A crucial element, therefore, in the transition from Aquinas’ view to the modified Thomism—on this point, radically modified—of the Jesuit theologians, was the denial of the causal nature of the divine knowing. Molina insisted on the utter omniscience of God and rested the divine foreknowledge of future contingents on the “unlimited perfection of the divine intellect.” In other words, God so utterly knows the entire realm of possibility that, beyond his willing some things to be and other things not to be, God also knows, simply because of his own infinite cognitive powers, the actual results of all contingent causes prior to their actualization. Suárez, whose formulation of the problem Arminius also probably read, chose not to rest his argument purely upon the nature of divine cognition. Suárez argued that God, in foreknowing the nature or character of his creatures, foreknows how creatures will be disposed to act in any given situation, and therefore foreknows with certainty the actual result of a future creaturely choice.[1]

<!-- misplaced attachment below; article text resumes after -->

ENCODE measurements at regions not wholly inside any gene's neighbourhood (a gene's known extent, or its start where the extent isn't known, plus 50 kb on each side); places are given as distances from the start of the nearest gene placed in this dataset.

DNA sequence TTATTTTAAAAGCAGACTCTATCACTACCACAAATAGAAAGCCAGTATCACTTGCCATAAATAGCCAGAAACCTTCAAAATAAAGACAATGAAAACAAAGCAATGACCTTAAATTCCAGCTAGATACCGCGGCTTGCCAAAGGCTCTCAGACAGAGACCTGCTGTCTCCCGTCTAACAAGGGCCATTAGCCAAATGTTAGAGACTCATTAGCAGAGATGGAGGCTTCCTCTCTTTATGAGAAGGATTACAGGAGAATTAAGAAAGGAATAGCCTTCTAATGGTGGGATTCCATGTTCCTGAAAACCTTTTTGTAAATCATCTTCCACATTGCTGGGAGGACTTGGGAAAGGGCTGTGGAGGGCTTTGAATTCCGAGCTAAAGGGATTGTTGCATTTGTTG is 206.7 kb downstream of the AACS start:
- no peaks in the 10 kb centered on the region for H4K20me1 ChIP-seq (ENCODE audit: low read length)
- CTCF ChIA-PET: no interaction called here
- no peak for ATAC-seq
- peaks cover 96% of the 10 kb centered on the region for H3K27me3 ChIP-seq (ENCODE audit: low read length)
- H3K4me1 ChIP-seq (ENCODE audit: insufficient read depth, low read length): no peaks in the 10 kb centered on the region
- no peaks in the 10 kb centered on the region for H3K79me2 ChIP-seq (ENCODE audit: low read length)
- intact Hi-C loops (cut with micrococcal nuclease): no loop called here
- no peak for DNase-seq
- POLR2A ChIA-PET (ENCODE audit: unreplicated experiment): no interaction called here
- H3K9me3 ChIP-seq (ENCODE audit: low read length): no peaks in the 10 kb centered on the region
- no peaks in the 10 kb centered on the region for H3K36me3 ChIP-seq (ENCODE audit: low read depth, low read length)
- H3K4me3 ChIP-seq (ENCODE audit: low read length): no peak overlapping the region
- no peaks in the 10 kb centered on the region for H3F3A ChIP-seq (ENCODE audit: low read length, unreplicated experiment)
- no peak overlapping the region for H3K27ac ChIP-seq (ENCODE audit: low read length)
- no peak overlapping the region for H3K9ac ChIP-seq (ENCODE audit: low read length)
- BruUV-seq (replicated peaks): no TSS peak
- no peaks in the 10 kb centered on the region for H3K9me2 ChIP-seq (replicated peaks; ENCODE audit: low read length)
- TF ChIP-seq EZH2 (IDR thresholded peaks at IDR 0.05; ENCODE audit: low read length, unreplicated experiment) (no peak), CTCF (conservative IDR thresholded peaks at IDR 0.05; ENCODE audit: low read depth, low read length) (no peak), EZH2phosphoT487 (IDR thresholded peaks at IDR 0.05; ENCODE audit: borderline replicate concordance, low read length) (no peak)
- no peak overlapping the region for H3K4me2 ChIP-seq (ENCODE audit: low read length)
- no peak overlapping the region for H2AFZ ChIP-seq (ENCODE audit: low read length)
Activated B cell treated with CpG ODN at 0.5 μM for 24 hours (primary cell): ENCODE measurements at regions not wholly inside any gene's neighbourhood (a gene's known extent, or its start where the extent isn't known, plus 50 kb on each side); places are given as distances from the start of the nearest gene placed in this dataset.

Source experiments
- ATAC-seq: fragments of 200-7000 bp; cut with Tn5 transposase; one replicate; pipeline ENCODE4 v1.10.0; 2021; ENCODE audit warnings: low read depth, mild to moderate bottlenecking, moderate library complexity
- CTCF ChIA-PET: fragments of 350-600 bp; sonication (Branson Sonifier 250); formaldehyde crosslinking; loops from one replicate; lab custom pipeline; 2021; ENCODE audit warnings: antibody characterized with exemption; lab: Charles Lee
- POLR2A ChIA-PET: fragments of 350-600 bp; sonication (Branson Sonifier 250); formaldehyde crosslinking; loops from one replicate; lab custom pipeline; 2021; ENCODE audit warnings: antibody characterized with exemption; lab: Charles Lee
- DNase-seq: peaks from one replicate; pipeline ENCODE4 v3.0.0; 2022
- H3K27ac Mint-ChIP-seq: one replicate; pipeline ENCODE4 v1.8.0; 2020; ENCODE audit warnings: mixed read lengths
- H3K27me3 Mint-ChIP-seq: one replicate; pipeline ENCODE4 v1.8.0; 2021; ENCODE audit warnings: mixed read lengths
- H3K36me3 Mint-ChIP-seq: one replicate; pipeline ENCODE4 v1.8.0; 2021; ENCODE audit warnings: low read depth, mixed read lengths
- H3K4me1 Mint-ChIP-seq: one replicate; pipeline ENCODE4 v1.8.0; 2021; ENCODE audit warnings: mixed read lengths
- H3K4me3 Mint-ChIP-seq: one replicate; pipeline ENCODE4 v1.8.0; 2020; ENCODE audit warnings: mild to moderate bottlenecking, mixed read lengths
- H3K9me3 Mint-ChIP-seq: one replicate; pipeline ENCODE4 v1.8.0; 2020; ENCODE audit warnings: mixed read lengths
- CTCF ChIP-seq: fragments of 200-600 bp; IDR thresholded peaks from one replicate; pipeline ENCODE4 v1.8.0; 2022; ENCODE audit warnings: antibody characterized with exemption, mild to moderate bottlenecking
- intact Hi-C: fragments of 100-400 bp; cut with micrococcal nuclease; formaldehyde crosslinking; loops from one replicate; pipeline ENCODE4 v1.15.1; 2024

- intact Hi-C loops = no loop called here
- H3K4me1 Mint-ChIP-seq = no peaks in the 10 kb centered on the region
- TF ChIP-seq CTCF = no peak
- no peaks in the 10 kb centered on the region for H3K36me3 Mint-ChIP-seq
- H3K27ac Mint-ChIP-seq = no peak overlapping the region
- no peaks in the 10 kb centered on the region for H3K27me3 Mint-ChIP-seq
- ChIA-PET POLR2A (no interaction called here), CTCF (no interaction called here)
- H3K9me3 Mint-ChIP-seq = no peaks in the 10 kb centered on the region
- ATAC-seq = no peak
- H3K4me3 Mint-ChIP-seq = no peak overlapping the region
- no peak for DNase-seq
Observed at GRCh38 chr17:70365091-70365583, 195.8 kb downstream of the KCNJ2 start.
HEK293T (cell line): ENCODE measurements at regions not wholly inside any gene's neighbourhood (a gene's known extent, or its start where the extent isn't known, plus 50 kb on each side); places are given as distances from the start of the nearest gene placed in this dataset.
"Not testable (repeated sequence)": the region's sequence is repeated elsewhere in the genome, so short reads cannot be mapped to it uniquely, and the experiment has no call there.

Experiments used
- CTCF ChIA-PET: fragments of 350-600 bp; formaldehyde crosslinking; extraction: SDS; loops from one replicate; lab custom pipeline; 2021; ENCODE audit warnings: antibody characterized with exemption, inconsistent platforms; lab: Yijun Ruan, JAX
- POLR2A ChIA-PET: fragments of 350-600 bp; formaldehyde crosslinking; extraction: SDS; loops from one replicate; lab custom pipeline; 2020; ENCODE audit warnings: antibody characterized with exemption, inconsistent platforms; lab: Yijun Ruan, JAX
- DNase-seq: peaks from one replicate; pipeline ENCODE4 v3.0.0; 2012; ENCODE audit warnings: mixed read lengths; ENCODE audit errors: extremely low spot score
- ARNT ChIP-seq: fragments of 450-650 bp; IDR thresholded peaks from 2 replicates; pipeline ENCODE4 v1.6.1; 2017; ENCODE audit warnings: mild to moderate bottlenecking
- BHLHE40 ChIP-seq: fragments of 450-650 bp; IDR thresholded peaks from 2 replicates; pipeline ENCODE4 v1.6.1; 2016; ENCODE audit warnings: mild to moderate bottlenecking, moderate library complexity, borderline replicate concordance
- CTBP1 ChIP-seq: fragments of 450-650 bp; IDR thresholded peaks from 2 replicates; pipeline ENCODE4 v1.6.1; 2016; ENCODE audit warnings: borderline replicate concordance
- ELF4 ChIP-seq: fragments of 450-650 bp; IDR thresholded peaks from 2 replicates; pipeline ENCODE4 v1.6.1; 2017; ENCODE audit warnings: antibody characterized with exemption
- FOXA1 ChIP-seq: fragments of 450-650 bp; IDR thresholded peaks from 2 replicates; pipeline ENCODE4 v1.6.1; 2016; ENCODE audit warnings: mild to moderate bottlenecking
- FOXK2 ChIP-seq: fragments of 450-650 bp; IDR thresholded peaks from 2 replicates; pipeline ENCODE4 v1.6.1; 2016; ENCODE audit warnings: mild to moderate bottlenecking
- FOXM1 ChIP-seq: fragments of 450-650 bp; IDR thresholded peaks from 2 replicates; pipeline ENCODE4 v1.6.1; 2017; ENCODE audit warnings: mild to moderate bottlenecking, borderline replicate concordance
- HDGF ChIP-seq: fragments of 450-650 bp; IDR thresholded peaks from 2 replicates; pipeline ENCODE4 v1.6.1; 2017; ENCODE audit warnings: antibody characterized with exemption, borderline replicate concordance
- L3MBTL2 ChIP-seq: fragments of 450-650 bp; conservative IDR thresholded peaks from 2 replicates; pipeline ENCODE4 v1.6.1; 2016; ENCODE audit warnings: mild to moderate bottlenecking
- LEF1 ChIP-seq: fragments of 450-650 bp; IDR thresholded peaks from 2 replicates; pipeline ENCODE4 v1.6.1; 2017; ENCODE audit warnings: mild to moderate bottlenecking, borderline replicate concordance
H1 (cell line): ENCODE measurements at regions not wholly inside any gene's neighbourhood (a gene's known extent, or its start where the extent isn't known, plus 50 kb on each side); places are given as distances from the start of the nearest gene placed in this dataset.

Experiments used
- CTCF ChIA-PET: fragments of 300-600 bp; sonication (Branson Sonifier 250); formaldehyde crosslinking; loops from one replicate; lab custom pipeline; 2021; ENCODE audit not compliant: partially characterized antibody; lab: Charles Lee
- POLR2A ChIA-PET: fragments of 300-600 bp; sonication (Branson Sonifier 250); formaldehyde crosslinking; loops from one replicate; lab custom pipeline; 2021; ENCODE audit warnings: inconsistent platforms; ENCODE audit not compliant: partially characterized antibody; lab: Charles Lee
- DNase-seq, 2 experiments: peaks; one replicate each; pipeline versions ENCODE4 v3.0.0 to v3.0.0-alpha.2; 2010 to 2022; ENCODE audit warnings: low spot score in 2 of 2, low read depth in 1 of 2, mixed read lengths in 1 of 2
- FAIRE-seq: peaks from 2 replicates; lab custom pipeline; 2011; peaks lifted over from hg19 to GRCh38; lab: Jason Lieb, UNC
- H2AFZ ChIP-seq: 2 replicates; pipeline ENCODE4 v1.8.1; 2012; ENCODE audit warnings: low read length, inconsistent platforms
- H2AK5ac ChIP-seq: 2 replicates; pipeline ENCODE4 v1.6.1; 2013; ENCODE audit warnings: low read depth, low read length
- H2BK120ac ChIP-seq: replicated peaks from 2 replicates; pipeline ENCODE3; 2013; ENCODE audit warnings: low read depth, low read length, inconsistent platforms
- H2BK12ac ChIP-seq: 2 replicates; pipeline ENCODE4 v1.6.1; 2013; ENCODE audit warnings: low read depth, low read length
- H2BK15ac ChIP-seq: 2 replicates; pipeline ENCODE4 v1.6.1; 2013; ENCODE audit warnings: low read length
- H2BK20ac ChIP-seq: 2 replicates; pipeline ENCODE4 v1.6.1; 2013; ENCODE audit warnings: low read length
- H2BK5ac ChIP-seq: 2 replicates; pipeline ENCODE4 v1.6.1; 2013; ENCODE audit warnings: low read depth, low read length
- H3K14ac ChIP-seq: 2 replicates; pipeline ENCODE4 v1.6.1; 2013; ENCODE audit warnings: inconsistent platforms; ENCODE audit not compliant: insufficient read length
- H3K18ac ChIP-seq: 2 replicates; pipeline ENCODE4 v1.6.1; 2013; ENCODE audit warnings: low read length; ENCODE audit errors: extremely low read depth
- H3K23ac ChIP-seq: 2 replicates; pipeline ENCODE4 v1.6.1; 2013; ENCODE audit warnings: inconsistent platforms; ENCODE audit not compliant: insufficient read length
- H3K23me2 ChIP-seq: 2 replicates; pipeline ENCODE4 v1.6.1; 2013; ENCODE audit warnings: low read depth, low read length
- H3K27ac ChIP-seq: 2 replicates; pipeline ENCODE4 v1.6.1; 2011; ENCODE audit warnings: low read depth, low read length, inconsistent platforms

While this represents interesting historiography and theological development relative to the Protestant scholastics (inclusive of the Reformed and Arminius in particular), it should be illustrative of my point which I made to start this post out. Evangelical Calvinism does not think from the type of a priori speculative metaphysics and theory of causation we see funding this sketch by Muller. I don’t really think critics of evangelical Calvinism (if they have engaged at all) get this, not at all. Roger Olsen’s engagement with evangelical Calvinism (i.e. our book) doesn’t get this; Kevin Vanhoozer in his engagement with evangelical Calvinism (in published form) doesn’t really appreciate this (he thinks our appeal to a “Barthian” or “Torrancean” mode of dialogical/dialectical theology does not serve as the pressure valve we think it does). I say this because these critics of evangelical Calvinism continue to try and force us to operate from the type of metaphysics we see funding what Muller just described of the scholastics Reformed, the Molnisits, Arminius et al. But to me this is thoroughly disingenuous, especially if both Olson and Vanhoozer, among others can recognize that we do indeed work from other theological methodological grounds (which attendant to that comes with its own set of self-referential criterion of coherences).